Transistor vocoder?

Hello, last night i was experimenting with my breadboard, and i came up with an idea, transistors have a supply voltage, which the small voltage controls pitch and volume. but i thought what if i had voice coming in to the supply voltage part(after being super amplified) and the keyboard comes in the control voltage side, would the keyboard not control pitch of voice, while voice modulates? thanks for your help.

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orksecurity6 years ago
What you're talking about is a voltage controlled amplifier. When fed with an audio-frequency control signal as well as audio-frequency input, that will essentially function as a multiplier and thus produce ring modulation (https://secure.wikimedia.org/wikipedia/en/wiki/Ring_modulation). Not a vocoder, but it is a classic sound effect. Ring modulation with a single reference note was used to produce a lot of SF critter voices; the Daleks from Dr. Who may be the one you're most familiar with.

If you want a low-budget vocoder-like effect, I'd suggest looking at the "talking guitar" effects. These used a speaker firing through a tube into the person's mouth. That doesn't get directly combined with their voide, but it uses the resonances of the vocal cavity to shape the instrument's sound. Of course you then pick up the results with a microphone for recording or amplification, generally the same mike you were using to pick up the singer's voice.

ski4jesus (author)  orksecurity6 years ago
I have a talkbox currently, I use it for my synth, but this effect you speak of is able to control pitch of voice a little, am i correct? thank you.
Yes, ring modulation will respond to pitch.

Basically, ring mod can be thought of as generating side tones -- the sum and difference of (each of) the frequencies on the carrier vs. those of the modulation.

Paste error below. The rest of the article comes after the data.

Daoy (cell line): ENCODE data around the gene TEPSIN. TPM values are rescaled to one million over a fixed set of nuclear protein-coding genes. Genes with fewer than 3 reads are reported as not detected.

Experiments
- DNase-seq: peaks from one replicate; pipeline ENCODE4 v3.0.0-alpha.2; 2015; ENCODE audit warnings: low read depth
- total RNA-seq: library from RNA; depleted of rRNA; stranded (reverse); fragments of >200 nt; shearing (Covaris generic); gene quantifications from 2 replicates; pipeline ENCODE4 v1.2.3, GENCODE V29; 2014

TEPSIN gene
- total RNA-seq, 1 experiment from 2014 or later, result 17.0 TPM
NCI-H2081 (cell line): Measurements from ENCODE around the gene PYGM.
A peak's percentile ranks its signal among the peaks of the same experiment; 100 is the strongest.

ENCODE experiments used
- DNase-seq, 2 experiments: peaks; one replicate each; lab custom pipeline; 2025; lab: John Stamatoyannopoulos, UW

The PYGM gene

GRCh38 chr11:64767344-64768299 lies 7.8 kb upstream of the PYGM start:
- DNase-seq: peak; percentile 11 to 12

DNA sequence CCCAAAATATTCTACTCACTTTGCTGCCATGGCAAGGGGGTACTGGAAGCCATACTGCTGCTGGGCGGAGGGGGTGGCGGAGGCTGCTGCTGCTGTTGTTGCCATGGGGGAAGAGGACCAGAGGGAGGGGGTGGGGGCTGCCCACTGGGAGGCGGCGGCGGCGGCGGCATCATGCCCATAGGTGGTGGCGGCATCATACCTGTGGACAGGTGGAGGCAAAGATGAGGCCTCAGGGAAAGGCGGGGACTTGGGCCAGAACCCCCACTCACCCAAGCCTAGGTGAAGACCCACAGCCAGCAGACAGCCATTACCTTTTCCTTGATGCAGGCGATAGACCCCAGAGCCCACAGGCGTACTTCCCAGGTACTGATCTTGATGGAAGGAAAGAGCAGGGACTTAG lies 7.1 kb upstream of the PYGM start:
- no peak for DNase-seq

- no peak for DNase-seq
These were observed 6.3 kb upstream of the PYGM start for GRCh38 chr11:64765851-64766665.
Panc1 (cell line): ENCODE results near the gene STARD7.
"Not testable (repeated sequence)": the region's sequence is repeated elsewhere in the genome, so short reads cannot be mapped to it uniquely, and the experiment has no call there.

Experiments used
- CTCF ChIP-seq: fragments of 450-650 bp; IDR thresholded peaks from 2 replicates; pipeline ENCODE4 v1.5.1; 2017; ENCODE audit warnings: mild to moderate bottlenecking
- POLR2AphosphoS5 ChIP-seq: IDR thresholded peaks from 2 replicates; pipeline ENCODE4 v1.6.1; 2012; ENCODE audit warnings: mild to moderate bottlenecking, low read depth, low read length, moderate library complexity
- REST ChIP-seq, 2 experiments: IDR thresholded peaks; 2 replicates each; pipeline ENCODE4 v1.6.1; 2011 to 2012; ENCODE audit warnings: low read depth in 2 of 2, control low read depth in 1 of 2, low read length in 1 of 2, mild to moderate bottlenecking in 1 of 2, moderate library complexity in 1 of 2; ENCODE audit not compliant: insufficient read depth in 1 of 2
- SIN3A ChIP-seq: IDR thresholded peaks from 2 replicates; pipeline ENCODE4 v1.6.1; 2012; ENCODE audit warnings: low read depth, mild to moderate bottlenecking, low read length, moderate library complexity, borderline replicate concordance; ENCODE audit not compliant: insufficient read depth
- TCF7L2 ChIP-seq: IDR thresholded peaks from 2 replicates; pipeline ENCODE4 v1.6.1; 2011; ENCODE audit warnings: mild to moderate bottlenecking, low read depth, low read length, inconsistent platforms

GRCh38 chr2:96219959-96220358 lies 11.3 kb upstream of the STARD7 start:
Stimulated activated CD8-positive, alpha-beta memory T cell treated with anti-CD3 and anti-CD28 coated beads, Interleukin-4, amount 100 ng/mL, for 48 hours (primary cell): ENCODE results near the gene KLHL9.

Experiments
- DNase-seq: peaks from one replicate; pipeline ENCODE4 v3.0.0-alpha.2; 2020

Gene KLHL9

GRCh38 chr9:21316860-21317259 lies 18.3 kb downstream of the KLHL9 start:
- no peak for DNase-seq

The result may not be particularly musical, though mixing the source material back into it might help.

Since it's cheap and easy, you could try it and see if you like it. Though personally I always lean toward an op-amp based circuit for audio processing rather than a single transistor, since that avoids having to deal with all the details like biasing the signal so it's in the linear region of the transistor's response curve to avoid distortions you didn't intend to produce.
ski4jesus (author)  orksecurity6 years ago
You say there is a way to make it from op-amp IC's, such as 386's? If there is such a way, could you give me a schematic, or even a hint? haha i would love to build a homemade vocoder with much simplicity...
Not vocoder. Ring modulator.

Vocoder simply can't be done that simply. Period.
ski4jesus (author)  orksecurity6 years ago
So what would you say is the most simple form of a vocoder? Is is possible? haha
https://www.instructables.com/id/Build-an-analog-vocoder/ is a relatively simple design. How complicated and expensive it gets depends on the number of filter bands (and width of those bands) used.
ski4jesus (author)  orksecurity6 years ago
So, if i wanted to get something like a vocoder, that is cheap, what would you suggest for the most simple form of a vocoder?
("voide" was supposed to be "voice", of course. Tupohgrapcal eror.)
lemonie6 years ago

A single transistor will not control pitch.

iceng lemonie6 years ago